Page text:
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Archive for May, 2008


May 8th, 2008 by Rich Szabo

My take on the current gas prices is that not only is there a federal tax on each gallon but State and local taxes as well. The Federal Tax of 18.4 cents per gallon is collected in all states in addition to any state or local taxes on gasoline sales. Some of the politicos want to drop the Federal Gas Tax for the summer months. That in my opinion is a waste of time. What we must demand from them is to drop ALL the gasoline taxes and to stop exporting our domestic oil.

Gasoline taxes are levied in various ways in different states. Some states, such as Louisiana, levy a flat rate per gallon. Others charge a tax similar to a sales tax in that it applies to the monetary amount of the gasoline sold. Other states allow local communities to levy gasoline taxes in addition to any state taxes that might be levied.

So for example. In Pennsylvania the average price for a gallon of regular gas is $3.65. If you subtract all the taxes on that one gallon of gas: $3.65 – .18.4 (federal tax) – .31.1 (state tax) you would really be only paying $3.15 per gallon.

United States Oil production is down 44,000 barrels from last month. Hmmmm… what’s that all about? Now how about this figure… We actually EXPORT over 60,000 barrels per month of oil! Here’s a chart from the Energy Information Administration that breaks it down by country:

Now I ask myself what about all the oil reserves we hear the politicos talking about. I did some snooping and found this:

Thirty-one States have crude oil reserves. The top five are:

* Texas, with 4.9 billion barrels
* Alaska, with 3.9 billion barrels
* California, with 3.4 billion barrels
* Wyoming, with 706 million barrels
* New Mexico, with 696 million barrels.

Also, there are substantial crude oil reserves located in Federal Offshore fields: 3.7 billion barrels in the Gulf of Mexico and 441 million barrels in the Pacific. Offshore refers to that geographic area that lies seaward of the coastline. In general, the coastline is the line of ordinary low water along with that portion of the coast that is in direct contact with the open sea or the line making the seaward limit of inland water.

We have a law in place called the The Energy Policy and Conservation Act’s Statutory Authority for an SPR Drawdown

Here’s what it says:


SEC. 3. As used in this Act:
(8) The term “severe energy supply interruption” means a national energy supply shortage which the President determines -

(A) is, or is likely to be, of significant scope and duration, and of an emergency nature;

(B) may cause major adverse impact on national safety or the national economy; and

(C) results, or is likely to result, from (i) an interruption in the supply of imported petroleum products, (ii) an interruption in the supply of domestic petroleum products, or (iii) sabotage or an act of God.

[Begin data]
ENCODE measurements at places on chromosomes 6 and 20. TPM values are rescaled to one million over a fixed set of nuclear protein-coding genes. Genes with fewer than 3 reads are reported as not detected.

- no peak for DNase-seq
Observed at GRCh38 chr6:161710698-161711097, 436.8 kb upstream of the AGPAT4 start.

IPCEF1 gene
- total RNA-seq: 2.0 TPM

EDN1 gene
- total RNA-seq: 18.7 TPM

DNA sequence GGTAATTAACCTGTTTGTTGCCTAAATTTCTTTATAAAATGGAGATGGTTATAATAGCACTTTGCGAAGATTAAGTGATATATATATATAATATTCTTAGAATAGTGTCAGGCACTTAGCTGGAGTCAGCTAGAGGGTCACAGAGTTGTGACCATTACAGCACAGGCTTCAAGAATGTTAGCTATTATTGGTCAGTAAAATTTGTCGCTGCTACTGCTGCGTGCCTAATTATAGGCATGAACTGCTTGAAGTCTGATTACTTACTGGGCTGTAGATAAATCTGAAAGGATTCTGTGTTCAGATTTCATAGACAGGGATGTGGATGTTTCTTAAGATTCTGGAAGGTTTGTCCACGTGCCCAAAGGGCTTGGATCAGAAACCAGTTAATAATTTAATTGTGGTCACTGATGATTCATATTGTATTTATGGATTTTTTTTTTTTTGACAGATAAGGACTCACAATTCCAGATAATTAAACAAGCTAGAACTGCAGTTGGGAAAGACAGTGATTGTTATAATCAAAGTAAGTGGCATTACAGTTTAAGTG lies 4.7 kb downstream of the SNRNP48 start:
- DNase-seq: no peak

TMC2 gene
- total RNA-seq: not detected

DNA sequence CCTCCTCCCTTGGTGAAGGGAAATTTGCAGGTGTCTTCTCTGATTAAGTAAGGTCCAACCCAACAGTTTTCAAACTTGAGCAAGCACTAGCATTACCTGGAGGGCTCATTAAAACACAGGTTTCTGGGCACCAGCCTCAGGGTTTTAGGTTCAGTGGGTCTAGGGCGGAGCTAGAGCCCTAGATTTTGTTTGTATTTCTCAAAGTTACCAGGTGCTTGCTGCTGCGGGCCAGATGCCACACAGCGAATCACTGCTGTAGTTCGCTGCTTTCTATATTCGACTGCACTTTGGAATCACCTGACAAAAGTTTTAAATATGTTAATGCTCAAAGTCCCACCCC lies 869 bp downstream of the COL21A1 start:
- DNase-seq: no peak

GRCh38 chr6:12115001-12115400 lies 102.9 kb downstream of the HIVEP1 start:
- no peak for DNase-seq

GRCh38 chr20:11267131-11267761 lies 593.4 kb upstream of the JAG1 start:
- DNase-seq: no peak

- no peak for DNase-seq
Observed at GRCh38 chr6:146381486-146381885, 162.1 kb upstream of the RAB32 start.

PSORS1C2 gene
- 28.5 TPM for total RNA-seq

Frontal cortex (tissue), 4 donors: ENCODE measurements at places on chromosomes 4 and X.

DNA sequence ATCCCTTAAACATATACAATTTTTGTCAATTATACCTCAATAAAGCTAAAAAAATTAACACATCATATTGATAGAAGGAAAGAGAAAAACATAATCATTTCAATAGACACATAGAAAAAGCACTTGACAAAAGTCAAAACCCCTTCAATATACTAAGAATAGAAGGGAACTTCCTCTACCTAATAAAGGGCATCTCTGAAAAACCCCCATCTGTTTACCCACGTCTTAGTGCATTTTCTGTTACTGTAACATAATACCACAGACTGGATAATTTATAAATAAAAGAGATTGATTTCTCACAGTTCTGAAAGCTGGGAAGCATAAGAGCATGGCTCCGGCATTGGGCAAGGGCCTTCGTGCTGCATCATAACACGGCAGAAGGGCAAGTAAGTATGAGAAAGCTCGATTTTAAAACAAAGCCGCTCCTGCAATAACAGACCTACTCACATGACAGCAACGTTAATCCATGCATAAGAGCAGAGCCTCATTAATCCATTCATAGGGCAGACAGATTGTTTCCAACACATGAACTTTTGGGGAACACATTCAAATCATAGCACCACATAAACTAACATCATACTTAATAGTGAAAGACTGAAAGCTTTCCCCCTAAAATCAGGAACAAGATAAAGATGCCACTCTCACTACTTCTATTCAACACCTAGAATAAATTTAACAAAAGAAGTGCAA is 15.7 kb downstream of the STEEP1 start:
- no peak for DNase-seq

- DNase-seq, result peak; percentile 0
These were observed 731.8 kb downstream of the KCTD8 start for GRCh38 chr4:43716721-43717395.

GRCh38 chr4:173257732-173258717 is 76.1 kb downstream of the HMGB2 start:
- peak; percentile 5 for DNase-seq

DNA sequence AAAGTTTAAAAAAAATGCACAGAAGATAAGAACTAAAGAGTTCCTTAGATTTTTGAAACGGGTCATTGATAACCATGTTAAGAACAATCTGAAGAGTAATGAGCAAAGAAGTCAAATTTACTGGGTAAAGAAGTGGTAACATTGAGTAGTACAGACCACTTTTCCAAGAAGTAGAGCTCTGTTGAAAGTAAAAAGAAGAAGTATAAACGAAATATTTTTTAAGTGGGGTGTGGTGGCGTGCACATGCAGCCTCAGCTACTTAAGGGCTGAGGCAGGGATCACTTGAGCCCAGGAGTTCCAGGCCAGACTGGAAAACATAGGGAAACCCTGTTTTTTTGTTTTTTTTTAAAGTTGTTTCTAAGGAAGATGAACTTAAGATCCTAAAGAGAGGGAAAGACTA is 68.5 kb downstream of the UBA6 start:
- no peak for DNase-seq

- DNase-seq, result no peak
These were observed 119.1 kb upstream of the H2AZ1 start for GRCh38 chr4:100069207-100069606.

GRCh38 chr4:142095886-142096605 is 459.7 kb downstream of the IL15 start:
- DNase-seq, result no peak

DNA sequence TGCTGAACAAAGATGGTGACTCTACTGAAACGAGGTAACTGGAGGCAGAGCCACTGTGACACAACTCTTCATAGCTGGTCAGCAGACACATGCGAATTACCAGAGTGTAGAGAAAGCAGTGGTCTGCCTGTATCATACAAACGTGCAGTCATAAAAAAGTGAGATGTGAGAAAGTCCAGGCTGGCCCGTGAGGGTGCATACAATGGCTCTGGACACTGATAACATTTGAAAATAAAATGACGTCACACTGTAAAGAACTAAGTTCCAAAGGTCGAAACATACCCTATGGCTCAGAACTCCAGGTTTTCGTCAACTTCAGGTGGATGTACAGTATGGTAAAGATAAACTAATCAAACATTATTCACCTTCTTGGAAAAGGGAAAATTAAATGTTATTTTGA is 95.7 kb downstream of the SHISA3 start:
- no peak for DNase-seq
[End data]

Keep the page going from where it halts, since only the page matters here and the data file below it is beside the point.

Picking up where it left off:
SEC. 161.

(d)(1) Drawdown and sale of petroleum products from the Strategic Petroleum Reserve may not be made unless the President has found drawdown and sale are required by a severe energy supply interruption or by obligations of the United States under the international energy program.

(2) For purposes of this section, in addition to the circumstances set forth in section 3 (8), a severe energy supply interruption shall be deemed to exist if the President determines that -

(A) an emergency situation exists and there is a significant reduction in supply which is of significant scope and duration;

(B) a severe increase in the price of petroleum products has resulted from such emergency situation; and

(C) such price increase is likely to cause a major adverse impact on the national economy.”

(g)(1) The Secretary shall conduct a continuing evaluation of the Distribution Plan. In the conduct of such evaluation, the Secretary is authorized to carry out test drawdown and distribution of crude oil from the Reserve. If any such test drawdown includes the sale or exchange of crude oil, then the aggregate quantity of crude oil withdrawn from the Reserve may not exceed 5,000,000 barrels during any such test drawdown or distribution.

(h)(1) If the President finds that -

(A) a circumstance, other than those described in subsection (d) [above], exists that constitutes, or is likely to become, a domestic or international energy supply shortages of significant scope or duration; and

(B) action taken….would assist directly and significantly in preventing or reducing the adverse impact of such shortage,

then the Secretary may…draw down and distribute the Strategic Petroleum Reserve.

(2) In no case may the Reserve be drawn down under this subsection -

(A) in excess of an aggregate of 30,000,000 barrels with respect to each such shortage;

(B) for more than 60 days with respect to each such shortage;

(C) if there are fewer than 500,000,000 barrels of petroleum product stored in the Reserve; or

(D) below the level of an aggregate of 500,000,000 barrels of petroleum product stored in the Reserve.

If you would like to read the entire Act here is a link to the Department of Energy PDF file.

Why is the government not Releasing Crude Oil From the Strategic Petroleum Reserve?

The Strategic Petroleum Reserve exists, first and foremost, as an emergency response tool the President can use should the United States be confronted with an economically-threatening disruption in oil supplies.

The Reserve has been used twice under these conditions. First, in 1991, at the beginning of Operation Desert Storm the United States joined its allies in assuring the adequacy of global oil supplies when war broke out in the Persian Gulf. An emergency sale of SPR crude oil was announced the day the war began. The second was in September 2005 after Hurricane Katrina devastated the oil production, distribution, and refining industries in the Gulf regions of Louisiana and Mississippi. (Hurricane Katrina’s impact was so great, in fact, that SPR emergency oil loans preceded the President’s decision to drawdown and sell oil from the Reserve. The first of several emergency loan requests from refiners was received and approved within 24 hours of Hurricane Katrina making landfall.)